Ireland is a country known for religion. Many town and place names have a connection to the religious, and the island is dotted with historical religious sites. One of the most famous and celebrated Saint in the world, St. Patrick, is the patron saint of our small isle. It almost goes without saying that Ireland is dotted with pilgrim walks and sites.
Croagh Patrick is the most famous pilgrimage in Ireland. Following a tradition that is roughly 5,000 years old, thousands of pilgrims climb the mountain on the last Sunday of July each year People traditionally hiked up barefoot, and many people observe this practice today as an act of penance. At approx 760m (2,500ft) tall, the pilgrimage is nothing to be scoffed at.
It’s undertaken in honour of St. Patrick, who allegedly spent 40 days at the summit, fasting the entire time. It was also from here that he banished all of the snakes from Ireland. Legend goes that he chased them all into the sea after they attacked and pestered him while he fasted on the mountain top.
St Kevin’s Way
St. Kevin’s Way, in County Wicklow, follows St. Kevin’s footsteps into the valley of Glendalough. It was here that he set up a monastery, surrounded by nature, peace and tranquility. Following his death, his small monastic base grew and attracted people from all over Europe. It was because of this that St. Kevin’s pilgrimage was established.
The valley of Glendalough is now famous, and it attracts people from all over the world. The valley is certainly a sight to behold, but the pilgrimage path is often quiet as most simply visit by car.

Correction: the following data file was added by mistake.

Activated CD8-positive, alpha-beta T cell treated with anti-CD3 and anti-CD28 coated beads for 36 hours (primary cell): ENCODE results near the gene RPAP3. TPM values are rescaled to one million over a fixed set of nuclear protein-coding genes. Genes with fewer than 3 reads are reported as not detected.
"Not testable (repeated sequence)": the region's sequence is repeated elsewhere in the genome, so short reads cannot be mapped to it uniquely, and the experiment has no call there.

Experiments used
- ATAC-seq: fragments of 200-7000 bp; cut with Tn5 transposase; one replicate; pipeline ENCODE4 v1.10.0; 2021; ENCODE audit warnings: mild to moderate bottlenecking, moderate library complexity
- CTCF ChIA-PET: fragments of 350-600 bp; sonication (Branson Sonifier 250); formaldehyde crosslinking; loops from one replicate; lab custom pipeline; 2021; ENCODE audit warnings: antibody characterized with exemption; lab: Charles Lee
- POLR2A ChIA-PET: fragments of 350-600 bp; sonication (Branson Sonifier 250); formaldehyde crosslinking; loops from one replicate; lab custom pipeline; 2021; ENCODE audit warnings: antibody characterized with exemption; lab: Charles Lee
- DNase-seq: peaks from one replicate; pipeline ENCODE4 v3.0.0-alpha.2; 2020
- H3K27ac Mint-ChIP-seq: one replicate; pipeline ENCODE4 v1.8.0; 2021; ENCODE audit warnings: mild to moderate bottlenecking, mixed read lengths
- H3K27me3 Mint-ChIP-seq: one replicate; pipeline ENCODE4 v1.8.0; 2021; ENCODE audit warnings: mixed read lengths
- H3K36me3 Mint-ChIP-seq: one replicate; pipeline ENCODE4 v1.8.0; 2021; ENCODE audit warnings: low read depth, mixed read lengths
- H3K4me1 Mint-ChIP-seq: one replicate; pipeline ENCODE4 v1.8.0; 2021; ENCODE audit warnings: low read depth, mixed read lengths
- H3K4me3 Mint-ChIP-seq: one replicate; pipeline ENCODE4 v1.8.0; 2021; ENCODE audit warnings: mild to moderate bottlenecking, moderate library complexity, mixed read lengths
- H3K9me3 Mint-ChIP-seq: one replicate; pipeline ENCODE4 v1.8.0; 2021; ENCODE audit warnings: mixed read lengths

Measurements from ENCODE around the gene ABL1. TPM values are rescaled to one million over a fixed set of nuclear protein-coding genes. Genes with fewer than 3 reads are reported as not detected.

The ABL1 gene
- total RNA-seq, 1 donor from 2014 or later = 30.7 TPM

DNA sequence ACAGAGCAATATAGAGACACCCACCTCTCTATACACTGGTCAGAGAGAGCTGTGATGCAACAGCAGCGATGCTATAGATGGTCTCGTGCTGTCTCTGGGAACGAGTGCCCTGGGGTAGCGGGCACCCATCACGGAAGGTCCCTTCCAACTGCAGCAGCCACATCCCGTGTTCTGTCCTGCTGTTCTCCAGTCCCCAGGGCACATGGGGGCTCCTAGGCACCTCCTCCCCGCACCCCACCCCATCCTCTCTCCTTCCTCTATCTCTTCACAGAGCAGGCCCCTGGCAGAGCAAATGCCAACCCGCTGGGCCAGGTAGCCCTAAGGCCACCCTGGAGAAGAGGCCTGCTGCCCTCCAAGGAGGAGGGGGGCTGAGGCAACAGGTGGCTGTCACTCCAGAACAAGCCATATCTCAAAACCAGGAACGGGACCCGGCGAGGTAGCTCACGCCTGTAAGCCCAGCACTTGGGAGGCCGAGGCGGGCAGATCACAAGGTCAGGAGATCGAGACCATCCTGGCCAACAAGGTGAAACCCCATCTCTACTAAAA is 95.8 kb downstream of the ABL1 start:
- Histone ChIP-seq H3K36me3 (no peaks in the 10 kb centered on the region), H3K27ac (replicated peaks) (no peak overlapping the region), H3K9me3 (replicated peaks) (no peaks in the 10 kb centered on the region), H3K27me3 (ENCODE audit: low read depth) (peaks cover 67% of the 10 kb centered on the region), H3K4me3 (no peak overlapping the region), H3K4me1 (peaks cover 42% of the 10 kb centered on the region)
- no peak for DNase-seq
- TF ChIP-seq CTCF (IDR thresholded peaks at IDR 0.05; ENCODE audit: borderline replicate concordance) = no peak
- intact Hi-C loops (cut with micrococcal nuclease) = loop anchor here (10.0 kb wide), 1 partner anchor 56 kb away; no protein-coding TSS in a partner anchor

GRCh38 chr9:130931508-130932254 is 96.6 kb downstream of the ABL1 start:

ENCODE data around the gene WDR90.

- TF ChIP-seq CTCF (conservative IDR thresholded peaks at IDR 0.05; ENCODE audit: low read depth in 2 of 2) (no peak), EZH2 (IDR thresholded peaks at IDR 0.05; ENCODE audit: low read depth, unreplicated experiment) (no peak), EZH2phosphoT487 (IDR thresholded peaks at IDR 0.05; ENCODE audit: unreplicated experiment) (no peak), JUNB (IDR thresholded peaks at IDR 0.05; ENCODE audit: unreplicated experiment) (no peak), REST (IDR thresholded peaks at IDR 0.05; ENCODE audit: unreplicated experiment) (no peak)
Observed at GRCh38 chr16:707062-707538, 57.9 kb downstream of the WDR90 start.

Derrynane Mass Path
In olden times in Ireland, Catholic mass was illegal under British rule. Catholic priests could be sentences to death for saying mass, and so it was often done in secret. Mass paths were formed, where people from the community would travel and meet at a discreet location to hold mass at a ‘mass rock’.
The Derrynane Mass Path was used by residents of Caherdaniel, with many people rowing in from the island to attend mass.
The Kerry Camino, modelled after the Camino de Santiago, is a pilgrimage in County Kerry that connects Tralee and Dingle. The 3-day hike follows in the footsteps of St. Brendan along the Dingle Way. There is beautiful scenery the entire way along the hike, taking in mountains and coastlines alike.
Small villages dot the way, where you can stop, rest, and chat with the locals. Stations are also frequently placed along the Kerry Camino so that you can validate your hike, much like the Camino de Santiago. The end point of the hike is St. James’ church in Dingle, and it is here that you can get your certificate of completion.